Intergenerational Healing: Trauma-Informed Practices for Children Affected by Domestic Abuse

Team TICS
January 13, 2024

In our professional roles, we frequently encounter children who have been exposed to domestic abuse. This blog aims to provide a succinct overview to understanding of trauma-informed practices, a vital approach in supporting these young individuals. By acknowledging and addressing the unique needs of children who have witnessed or experienced domestic abuse, we can pave the way for their healing and growth (Trotter 2020). 

The effects of domestic abuse on children are multifaceted and profound (Peckover, & Golding, 2017). TICS Associate, Jessica Parker adds, “It's not just the physical harm; the psychological and emotional scars can be deep and lasting”. These children often exhibit signs of trauma, such as heightened anxiety, behavioural changes, difficulty in concentrating, and in some cases, regression in developmental milestones (Sharratt, et al., 2023). Recognising these signs early is crucial for effective intervention.

Supporting children who have experienced domestic abuse requires targeted strategies that address their complex needs for safety, stability, and emotional healing. It is often helpful to prioritise establishing a stable environment where the child feels secure and protected, both physically and psychologically (Lynch, 2020). This involves creating clear, consistent routines and a calming atmosphere in spaces where the child spends time. Active listening and validating the child's feelings are essential, as is the use of gentle questioning that allows the child to share their experiences at their own pace and of course opportunities to express their inner world without the added chore of finding ways to articluate words that just may not exist yet; art, drama, music. Empowering the child through choice and age-appropriate decision-making can help restore a sense of control that abuse may have undermined (Roy et al., 2022).

Professionals should also facilitate expressive activities such as art or play, which can provide alternative outlets for children to communicate and process their feelings (Pliske et al., 2021). Collaboration with multidisciplinary teams, including educators, social workers, and mental health professionals, ensures a comprehensive support system, while culturally sensitive, trauma-focused therapeutic approaches, like Trauma-Focused Cognitive Behavioural Therapy (TF-CBT), can be vital in addressing the psychological impact of the abuse (Ennis et al., 2021).

Alongside this vital approach is ensuring that the same healing process is provided for the parents and carers, provided it is safe to do so, so as to educate them on how to support their child's emotional needs at home. But more importantly, so that they are in a position to do so.

Our Director Lisa Cherry adds,

“In undertaking this life course perspective we are also then engaged in thinking about the children yet to be born in this family while also potentially healing relationships with the adults who came before; we think beyond now in this moment and understand that we are engaged in an intergenerational moment offering a more dynamic lens to why we do what we do“

In conclusion, trauma-informed practices offer a beacon of hope for children affected by domestic abuse, illuminating a path toward recovery and resilience. The strategies and principles discussed throughout this blog encapsulate a holistic approach that not only acknowledges the multifaceted impact of abuse but also equips professionals with the tools necessary to foster a nurturing and empowering environment. As we continue to evolve and deepen our understanding of trauma-informed care, it is our collective responsibility to integrate these insights into our daily interactions with children. The collaborative efforts of caregivers, educators, and mental health professionals are pivotal in this endeavor, ensuring that each child who has experienced the shadows of domestic abuse can step into a future bright with possibility and support. It is through our dedicated and informed actions that we can make a lasting difference, helping children to not just survive, but thrive in the aftermath of trauma.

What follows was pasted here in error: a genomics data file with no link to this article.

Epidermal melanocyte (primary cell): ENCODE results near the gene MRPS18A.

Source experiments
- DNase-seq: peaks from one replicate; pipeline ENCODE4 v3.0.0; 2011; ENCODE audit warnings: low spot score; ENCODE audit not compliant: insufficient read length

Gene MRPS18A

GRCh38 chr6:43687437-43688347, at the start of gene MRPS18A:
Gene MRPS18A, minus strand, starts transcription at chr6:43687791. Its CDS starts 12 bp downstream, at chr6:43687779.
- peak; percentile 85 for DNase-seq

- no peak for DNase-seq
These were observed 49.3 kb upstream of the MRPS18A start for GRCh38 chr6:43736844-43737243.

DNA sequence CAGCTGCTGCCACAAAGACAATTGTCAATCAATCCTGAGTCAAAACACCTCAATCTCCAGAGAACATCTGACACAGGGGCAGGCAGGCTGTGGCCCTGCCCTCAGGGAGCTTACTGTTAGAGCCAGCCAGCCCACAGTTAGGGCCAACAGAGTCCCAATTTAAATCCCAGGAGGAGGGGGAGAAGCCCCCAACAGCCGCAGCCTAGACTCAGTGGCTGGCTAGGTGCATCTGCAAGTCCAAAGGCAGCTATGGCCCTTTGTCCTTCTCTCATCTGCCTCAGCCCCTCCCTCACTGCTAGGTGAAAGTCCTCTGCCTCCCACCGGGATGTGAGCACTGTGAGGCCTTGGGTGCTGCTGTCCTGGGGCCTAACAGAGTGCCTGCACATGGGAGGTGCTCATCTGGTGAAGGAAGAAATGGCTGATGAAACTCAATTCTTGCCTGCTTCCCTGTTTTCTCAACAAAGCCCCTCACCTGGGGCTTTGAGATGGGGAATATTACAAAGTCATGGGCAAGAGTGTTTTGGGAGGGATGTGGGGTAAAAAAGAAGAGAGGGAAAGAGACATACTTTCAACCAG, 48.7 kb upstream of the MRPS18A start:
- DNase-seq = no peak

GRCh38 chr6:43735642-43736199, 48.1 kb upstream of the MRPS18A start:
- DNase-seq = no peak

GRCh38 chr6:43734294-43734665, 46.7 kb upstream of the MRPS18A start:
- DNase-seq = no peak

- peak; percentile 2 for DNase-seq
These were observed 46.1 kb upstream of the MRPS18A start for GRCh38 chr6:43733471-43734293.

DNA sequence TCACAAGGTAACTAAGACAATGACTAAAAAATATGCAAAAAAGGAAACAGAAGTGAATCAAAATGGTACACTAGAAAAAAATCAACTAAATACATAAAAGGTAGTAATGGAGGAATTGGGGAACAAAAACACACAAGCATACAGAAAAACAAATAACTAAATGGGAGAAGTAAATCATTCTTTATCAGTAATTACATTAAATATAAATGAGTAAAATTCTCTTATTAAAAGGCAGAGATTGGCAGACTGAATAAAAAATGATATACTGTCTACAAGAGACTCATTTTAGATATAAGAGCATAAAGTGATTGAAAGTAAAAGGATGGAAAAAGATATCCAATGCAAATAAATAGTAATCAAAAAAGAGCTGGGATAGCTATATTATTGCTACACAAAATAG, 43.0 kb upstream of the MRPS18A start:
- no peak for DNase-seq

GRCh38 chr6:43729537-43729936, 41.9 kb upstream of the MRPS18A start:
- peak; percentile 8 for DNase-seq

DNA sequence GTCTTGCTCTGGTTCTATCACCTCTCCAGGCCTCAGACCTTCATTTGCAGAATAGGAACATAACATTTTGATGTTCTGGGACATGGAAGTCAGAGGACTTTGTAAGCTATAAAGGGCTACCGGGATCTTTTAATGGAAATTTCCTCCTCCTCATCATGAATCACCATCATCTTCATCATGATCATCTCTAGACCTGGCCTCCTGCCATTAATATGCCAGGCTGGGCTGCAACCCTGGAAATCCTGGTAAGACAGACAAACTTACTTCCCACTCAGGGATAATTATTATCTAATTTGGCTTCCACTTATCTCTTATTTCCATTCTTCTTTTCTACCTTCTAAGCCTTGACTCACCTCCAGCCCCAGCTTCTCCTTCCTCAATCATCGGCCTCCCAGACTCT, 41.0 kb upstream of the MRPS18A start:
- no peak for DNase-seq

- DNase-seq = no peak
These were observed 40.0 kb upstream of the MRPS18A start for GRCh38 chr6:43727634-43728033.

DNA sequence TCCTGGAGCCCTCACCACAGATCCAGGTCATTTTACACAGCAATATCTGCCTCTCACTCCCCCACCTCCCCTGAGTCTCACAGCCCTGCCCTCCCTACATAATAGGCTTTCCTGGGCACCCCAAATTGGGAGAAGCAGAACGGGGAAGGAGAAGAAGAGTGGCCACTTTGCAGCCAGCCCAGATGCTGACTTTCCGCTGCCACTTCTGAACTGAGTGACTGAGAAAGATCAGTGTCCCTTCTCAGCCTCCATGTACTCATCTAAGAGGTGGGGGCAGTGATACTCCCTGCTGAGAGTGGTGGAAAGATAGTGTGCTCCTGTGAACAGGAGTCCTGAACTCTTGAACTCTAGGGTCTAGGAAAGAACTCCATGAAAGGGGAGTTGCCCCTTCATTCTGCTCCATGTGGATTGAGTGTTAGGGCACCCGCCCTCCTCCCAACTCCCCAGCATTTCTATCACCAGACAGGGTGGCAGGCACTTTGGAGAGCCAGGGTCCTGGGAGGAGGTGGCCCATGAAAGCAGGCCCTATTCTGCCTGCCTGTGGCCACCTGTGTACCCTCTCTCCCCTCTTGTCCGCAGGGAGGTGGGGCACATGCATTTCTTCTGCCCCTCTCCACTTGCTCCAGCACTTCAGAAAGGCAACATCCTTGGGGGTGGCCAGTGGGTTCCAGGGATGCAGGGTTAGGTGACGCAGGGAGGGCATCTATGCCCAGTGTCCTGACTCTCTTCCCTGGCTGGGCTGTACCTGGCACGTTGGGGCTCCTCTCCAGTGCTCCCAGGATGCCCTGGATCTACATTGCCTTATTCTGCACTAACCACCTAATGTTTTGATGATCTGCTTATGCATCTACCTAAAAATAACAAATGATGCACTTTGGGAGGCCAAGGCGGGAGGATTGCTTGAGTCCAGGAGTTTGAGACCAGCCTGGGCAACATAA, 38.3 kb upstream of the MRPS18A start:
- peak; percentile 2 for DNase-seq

References

Cherry, L. (2021). Conversions That Make A Difference for Children and Young people; Relationships Focused Practice from the Frontline. Oxford: Routledge.

Ennis, N., Sijercic, I., & Monson, C. M. (2021). Trauma-focused cognitive-behavioral therapies for posttraumatic stress disorder under ongoing threat: A systematic review. Clinical Psychology Review88, 102049.

Lynch, J. (2020). A whole person approach to wellbeing: building sense of safety. Routledge.

Peckover, S., & Golding, B. (2017). Domestic abuse and safeguarding children: critical issues for multiagency work. Child abuse review26(1), 40-50.

Pliske, M. M., Stauffer, S. D., & Werner-Lin, A. (2021). Healing from adverse childhood experiences through therapeutic powers of play:“I can do it with my hands”. International Journal of Play Therapy30(4), 244.

Roy, J., Williamson, E., Pitt, K., Stanley, N., Man, M. S., Feder, G., & Szilassy, E. (2022). ‘It felt like there was always someone there for us’: Supporting children affected by domestic violence and abuse who are identified by general practice. Health & social care in the community, 30(1), 165-174.

Sharratt, K., Mason, S. J., Kirkman, G., Willmott, D., McDermott, D., Timmins, S., & Wager, N. M. (2023). Childhood abuse and neglect, exposure to domestic violence and sibling violence: profiles and associations with sociodemographic variables and mental health indicators. Journal of interpersonal violence38(1-2), 1141-1162.

Trotter, C. (2020). Helping abused children and their families: Towards an evidence-based practice model. Routledge.

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